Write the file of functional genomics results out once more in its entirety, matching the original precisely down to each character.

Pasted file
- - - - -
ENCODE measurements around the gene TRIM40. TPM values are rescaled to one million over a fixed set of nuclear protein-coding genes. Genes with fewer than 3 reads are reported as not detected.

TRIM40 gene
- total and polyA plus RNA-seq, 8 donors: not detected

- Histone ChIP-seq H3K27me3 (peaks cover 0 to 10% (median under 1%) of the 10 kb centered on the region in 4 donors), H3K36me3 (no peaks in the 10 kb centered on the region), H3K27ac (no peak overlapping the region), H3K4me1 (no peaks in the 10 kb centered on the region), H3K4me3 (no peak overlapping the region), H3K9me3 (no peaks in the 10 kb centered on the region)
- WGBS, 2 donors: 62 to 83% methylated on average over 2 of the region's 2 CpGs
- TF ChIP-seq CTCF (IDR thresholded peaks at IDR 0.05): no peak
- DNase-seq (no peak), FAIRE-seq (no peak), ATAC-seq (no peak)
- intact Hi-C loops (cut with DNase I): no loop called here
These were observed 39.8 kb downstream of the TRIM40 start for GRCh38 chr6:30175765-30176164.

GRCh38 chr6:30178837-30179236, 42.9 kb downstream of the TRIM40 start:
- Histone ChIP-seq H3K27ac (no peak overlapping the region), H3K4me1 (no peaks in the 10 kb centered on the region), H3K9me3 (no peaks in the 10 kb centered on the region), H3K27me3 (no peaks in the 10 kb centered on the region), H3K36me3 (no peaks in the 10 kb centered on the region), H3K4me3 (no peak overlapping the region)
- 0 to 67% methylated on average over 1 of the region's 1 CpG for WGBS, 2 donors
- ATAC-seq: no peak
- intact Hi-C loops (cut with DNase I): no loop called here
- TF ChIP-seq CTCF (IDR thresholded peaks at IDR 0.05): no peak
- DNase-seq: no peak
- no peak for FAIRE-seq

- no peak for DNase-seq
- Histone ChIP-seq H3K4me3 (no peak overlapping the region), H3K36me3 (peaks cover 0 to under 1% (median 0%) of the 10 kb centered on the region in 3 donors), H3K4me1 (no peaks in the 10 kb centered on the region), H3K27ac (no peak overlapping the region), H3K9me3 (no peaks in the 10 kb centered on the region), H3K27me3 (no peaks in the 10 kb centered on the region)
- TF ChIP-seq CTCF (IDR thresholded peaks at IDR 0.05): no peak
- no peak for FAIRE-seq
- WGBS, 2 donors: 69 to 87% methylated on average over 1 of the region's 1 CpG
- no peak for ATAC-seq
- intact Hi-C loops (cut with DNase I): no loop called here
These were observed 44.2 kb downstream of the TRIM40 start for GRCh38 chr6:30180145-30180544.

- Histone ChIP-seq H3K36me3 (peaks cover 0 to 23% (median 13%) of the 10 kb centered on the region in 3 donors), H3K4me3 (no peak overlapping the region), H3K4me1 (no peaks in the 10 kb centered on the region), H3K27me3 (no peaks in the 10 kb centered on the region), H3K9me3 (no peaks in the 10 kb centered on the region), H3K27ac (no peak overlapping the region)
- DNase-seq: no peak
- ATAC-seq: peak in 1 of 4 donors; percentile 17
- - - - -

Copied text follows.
ENCODE measurements around the gene TRIM40. TPM values are rescaled to one million over a fixed set of nuclear protein-coding genes. Genes with fewer than 3 reads are reported as not detected.

TRIM40 gene
- total and polyA plus RNA-seq, 8 donors: not detected

- Histone ChIP-seq H3K27me3 (peaks cover 0 to 10% (median under 1%) of the 10 kb centered on the region in 4 donors), H3K36me3 (no peaks in the 10 kb centered on the region), H3K27ac (no peak overlapping the region), H3K4me1 (no peaks in the 10 kb centered on the region), H3K4me3 (no peak overlapping the region), H3K9me3 (no peaks in the 10 kb centered on the region)
- WGBS, 2 donors: 62 to 83% methylated on average over 2 of the region's 2 CpGs
- TF ChIP-seq CTCF (IDR thresholded peaks at IDR 0.05): no peak
- DNase-seq (no peak), FAIRE-seq (no peak), ATAC-seq (no peak)
- intact Hi-C loops (cut with DNase I): no loop called here
These were observed 39.8 kb downstream of the TRIM40 start for GRCh38 chr6:30175765-30176164.

GRCh38 chr6:30178837-30179236, 42.9 kb downstream of the TRIM40 start:
- Histone ChIP-seq H3K27ac (no peak overlapping the region), H3K4me1 (no peaks in the 10 kb centered on the region), H3K9me3 (no peaks in the 10 kb centered on the region), H3K27me3 (no peaks in the 10 kb centered on the region), H3K36me3 (no peaks in the 10 kb centered on the region), H3K4me3 (no peak overlapping the region)
- 0 to 67% methylated on average over 1 of the region's 1 CpG for WGBS, 2 donors
- ATAC-seq: no peak
- intact Hi-C loops (cut with DNase I): no loop called here
- TF ChIP-seq CTCF (IDR thresholded peaks at IDR 0.05): no peak
- DNase-seq: no peak
- no peak for FAIRE-seq

- no peak for DNase-seq
- Histone ChIP-seq H3K4me3 (no peak overlapping the region), H3K36me3 (peaks cover 0 to under 1% (median 0%) of the 10 kb centered on the region in 3 donors), H3K4me1 (no peaks in the 10 kb centered on the region), H3K27ac (no peak overlapping the region), H3K9me3 (no peaks in the 10 kb centered on the region), H3K27me3 (no peaks in the 10 kb centered on the region)
- TF ChIP-seq CTCF (IDR thresholded peaks at IDR 0.05): no peak
- no peak for FAIRE-seq
- WGBS, 2 donors: 69 to 87% methylated on average over 1 of the region's 1 CpG
- no peak for ATAC-seq
- intact Hi-C loops (cut with DNase I): no loop called here
These were observed 44.2 kb downstream of the TRIM40 start for GRCh38 chr6:30180145-30180544.

- Histone ChIP-seq H3K36me3 (peaks cover 0 to 23% (median 13%) of the 10 kb centered on the region in 3 donors), H3K4me3 (no peak overlapping the region), H3K4me1 (no peaks in the 10 kb centered on the region), H3K27me3 (no peaks in the 10 kb centered on the region), H3K9me3 (no peaks in the 10 kb centered on the region), H3K27ac (no peak overlapping the region)
- DNase-seq: no peak
- ATAC-seq: peak in 1 of 4 donors; percentile 17